For example:

    # vi /etc/my.cnf
    innodb_force_recovery = 1

    WARNING: Only set innodb_force_recovery to a value greater than 0 in an emergency situation, so that you can start InnoDB and dump your tables. Values of 4 or greater can permanently corrupt data files. Therefore, increase this value incrementally, as necessary. Please see more details in the official MySQL Documentation .

  4. Start the MySQL service .

  5. Try to dump all databases:

    # MYSQL_PWD=`cat /etc/psa/.psa.shadow` mysqldump -uadmin -A | sed '1i\\SET FOREIGN_KEY_CHECKS = 0;' > /root/all_db.sql
    • If the dump fails with an error like:

      Incorrect information in file: './psa/APSApplicationItems.frm' when using LOCK TABLES"`

      then you need to increase innodb_force_recovery and try to dump the databases again. It is better to dump databases one by one, separately. In that case, there is a no need to go through restore of all databases once again if restore failed for some reason.
      If you are not able to dump the databases, then try using method II ("Copy table content") or III ("Restore from the backup") which are described below.

  6. Remove all the MySQL data storage files except the mysql folder. For example:

    # rm -rf `ls -d /var/lib/mysql/* | grep -v "/var/lib/mysql/mysql"`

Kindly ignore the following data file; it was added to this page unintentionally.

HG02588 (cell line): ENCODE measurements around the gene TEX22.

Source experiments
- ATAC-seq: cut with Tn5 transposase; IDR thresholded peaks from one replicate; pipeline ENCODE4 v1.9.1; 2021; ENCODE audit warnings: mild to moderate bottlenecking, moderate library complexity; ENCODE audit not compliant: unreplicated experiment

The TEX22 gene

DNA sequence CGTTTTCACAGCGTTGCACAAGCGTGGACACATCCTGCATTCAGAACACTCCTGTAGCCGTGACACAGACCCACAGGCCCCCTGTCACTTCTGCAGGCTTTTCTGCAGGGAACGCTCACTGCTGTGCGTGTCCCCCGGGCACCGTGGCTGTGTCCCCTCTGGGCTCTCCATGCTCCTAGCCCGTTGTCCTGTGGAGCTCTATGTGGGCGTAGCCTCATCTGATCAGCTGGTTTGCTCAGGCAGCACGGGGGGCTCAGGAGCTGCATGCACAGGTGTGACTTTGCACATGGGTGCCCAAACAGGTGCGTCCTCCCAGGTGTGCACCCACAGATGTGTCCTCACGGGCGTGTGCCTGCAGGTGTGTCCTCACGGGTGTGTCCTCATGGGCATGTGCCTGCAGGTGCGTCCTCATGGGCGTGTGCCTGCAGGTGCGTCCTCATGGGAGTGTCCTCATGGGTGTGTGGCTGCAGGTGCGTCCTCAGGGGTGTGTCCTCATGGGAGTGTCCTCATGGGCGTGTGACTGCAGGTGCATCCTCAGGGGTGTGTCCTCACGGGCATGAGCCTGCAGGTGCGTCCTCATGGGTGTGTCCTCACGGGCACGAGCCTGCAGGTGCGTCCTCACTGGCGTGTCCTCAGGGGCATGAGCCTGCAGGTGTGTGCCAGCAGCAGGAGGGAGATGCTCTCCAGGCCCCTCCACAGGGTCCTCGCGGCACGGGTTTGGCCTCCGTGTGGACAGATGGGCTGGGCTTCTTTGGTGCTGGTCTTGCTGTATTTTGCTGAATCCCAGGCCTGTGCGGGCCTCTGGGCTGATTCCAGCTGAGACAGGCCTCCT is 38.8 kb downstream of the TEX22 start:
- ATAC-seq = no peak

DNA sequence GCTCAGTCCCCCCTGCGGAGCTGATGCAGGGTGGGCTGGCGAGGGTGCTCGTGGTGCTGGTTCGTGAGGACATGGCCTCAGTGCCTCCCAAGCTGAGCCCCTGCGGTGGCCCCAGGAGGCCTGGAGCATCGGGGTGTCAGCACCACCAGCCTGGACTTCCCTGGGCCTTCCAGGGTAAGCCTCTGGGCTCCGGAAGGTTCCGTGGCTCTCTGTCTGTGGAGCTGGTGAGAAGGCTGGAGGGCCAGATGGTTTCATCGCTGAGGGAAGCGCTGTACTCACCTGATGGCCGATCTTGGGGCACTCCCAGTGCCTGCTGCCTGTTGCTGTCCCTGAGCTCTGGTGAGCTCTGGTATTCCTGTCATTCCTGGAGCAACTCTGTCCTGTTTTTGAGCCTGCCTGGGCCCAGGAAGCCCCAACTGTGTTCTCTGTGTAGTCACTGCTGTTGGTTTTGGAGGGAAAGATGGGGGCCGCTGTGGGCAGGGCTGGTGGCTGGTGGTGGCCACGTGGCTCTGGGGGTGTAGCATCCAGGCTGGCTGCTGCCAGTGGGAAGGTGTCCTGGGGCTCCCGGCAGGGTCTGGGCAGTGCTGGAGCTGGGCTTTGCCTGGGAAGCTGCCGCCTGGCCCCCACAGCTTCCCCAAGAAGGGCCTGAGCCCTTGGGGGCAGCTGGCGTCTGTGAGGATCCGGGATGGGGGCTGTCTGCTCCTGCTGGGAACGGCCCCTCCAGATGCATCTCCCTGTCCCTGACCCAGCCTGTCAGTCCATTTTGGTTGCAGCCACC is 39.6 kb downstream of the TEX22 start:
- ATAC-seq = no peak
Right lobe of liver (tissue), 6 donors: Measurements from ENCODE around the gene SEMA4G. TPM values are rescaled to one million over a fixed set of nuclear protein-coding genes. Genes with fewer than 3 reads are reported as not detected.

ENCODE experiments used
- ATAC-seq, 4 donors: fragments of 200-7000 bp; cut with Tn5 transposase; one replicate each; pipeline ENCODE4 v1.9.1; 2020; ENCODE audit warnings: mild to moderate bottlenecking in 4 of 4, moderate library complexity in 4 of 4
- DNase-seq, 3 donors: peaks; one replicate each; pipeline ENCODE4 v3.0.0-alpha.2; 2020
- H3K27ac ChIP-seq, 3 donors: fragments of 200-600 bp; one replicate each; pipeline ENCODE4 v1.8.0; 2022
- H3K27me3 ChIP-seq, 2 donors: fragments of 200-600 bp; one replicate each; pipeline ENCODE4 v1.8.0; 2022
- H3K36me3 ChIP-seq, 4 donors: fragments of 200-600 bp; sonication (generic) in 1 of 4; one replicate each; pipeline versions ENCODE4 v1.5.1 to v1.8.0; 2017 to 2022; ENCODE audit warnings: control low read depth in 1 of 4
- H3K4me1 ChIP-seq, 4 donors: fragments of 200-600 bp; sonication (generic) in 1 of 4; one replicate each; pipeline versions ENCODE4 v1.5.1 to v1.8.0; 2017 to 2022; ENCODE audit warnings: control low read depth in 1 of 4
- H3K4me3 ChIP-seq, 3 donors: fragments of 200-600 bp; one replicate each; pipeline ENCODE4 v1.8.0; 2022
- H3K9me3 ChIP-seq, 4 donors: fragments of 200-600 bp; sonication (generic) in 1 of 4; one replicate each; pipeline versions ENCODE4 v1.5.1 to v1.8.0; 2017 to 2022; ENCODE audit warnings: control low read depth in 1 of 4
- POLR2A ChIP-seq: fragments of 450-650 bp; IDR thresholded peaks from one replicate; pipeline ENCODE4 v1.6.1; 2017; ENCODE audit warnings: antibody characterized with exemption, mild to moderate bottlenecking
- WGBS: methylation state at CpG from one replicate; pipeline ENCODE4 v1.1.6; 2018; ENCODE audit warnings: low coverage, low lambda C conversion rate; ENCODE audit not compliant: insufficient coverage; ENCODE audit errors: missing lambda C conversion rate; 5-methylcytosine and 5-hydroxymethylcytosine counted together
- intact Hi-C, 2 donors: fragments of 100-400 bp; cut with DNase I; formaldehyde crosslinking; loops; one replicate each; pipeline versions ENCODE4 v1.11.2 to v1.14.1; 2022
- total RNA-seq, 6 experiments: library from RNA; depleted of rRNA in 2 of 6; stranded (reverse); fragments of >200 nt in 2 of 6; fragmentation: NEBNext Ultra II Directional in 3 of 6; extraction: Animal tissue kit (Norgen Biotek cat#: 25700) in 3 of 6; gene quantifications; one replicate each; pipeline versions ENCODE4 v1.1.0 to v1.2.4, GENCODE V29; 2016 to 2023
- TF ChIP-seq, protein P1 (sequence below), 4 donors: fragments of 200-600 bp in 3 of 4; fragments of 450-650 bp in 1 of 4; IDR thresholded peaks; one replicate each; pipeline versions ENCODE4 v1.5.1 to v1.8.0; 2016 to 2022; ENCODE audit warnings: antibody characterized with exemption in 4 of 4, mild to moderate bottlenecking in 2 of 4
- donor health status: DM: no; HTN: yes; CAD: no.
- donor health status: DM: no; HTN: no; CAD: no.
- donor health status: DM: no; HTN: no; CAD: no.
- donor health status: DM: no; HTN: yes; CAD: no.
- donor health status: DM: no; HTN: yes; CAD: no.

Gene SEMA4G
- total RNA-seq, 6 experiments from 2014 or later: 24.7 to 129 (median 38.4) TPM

7. Remove the innodb_force_recovery option from the MySQL configuration file.

  8. Restart the MySQL service.

  9. Check the MySQL log file for any errors.

  10. Restore the databases from the dump made on the 5 step. For example:

    # MYSQL_PWD=`cat /etc/psa/.psa.shadow` mysql -u admin < /root/dumpall.sql

II. Copy table contents

  1. Repeat steps #1-4 from the method I to back up all the MySQL data storage files and enable InnoDB recovery mode.

  2. Try to make a copy of a table:

    mysql> CREATE TABLE <new_table> LIKE <crashed_table>;
    mysql> INSERT INTO <new_table> SELECT * FROM <crashed_table>;
  3. If the copy was created successfully, then replace corrupted table with newly created.

    mysql> RENAME TABLE <crashed_table> TO <old_table>;
    mysql> RENAME TABLE <new_table> TO <crashed_table>;
    mysql> DROP TABLE <old_table>;

    Note: Depending on your MySQL version it might be necessary to set lower innodb_force_recovery value or remove it from the MySQL configuration file and restart MySQL service to successfully perform the DROP and RENAME operations. Please see more details in the official MySQL Documentation .

III. Restore from a backup

If the instructions above did not help, the only remaining method is to restore the databases from backups. Do not forget to remove the innodb_force_recovery option from the MySQL configuration file before restore.

  • To restore Plesk-related databases (psa, apsc, horde) see the How to backup/restore a Plesk database dump. For example:

    # ls -l /var/lib/psa/dumps
    -rw------- 1 root root 141960 Aug 8 01:03 mysql.daily.dump.0.gz
    -rw------- 1 root root 141925 Aug 7 01:03 mysql.daily.dump.1.gz
    # zcat /var/lib/psa/dumps/mysql.daily.dump.0.gz | MYSQL_PWD=`cat /etc/psa/.psa.shadow` mysql -u admin psa
  • To restore customer's databases from Plesk backup see the Restoring Data from Backup Archives section in the Administrator's Guide.

    Note: You may encounter timeouts when restoring databases. If so, set the wait_timeout value in the MySQL configuration file and restart the MySQL service. For example:

    # vi /etc/my.cnf
    wait_timeout = 1800